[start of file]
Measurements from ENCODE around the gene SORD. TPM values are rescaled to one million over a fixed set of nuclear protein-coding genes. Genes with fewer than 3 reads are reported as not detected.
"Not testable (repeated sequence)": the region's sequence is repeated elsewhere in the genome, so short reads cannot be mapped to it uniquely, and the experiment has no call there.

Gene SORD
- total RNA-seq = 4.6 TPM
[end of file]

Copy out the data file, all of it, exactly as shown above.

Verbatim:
Measurements from ENCODE around the gene SORD. TPM values are rescaled to one million over a fixed set of nuclear protein-coding genes. Genes with fewer than 3 reads are reported as not detected.
"Not testable (repeated sequence)": the region's sequence is repeated elsewhere in the genome, so short reads cannot be mapped to it uniquely, and the experiment has no call there.

Gene SORD
- total RNA-seq = 4.6 TPM